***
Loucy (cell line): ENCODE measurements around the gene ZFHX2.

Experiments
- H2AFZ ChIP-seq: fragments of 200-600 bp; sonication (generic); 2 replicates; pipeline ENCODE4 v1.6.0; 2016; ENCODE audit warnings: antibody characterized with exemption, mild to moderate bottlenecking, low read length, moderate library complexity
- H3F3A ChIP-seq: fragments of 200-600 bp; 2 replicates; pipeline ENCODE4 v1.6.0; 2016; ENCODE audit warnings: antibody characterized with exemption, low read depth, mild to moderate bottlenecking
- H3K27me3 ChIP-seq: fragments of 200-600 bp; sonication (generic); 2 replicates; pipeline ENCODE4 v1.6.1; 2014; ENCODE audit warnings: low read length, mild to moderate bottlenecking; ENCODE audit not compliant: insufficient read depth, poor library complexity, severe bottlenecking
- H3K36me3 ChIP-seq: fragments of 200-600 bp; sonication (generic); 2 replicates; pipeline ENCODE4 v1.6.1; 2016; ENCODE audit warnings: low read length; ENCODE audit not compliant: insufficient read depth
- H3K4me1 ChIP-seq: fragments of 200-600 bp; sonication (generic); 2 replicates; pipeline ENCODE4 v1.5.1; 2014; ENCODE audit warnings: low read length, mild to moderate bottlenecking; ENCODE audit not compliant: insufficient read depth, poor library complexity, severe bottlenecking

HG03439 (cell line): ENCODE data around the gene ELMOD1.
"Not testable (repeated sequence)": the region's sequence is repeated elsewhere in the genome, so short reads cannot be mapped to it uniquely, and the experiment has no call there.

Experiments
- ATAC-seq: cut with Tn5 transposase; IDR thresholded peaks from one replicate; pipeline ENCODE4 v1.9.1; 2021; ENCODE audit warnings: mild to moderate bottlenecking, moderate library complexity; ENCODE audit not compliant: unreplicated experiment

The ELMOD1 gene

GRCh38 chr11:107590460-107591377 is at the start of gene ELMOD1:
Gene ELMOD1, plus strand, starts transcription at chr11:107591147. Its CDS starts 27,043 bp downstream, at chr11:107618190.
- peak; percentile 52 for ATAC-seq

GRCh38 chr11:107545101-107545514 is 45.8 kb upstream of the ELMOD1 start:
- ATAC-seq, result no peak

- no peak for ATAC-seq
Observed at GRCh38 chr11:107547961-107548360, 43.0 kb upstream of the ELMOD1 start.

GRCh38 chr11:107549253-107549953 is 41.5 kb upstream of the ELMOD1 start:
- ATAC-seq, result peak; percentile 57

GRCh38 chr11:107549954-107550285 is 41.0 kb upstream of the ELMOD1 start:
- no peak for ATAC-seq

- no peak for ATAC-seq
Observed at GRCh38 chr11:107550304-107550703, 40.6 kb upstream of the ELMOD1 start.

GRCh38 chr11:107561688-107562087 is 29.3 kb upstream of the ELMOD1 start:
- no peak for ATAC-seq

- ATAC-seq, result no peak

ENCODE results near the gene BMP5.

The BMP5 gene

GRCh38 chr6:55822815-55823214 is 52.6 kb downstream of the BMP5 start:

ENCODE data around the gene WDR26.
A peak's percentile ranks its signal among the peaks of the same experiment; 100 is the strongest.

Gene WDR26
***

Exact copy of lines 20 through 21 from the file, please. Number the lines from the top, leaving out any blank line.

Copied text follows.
GRCh38 chr11:107549253-107549953 is 41.5 kb upstream of the ELMOD1 start:
- ATAC-seq, result peak; percentile 57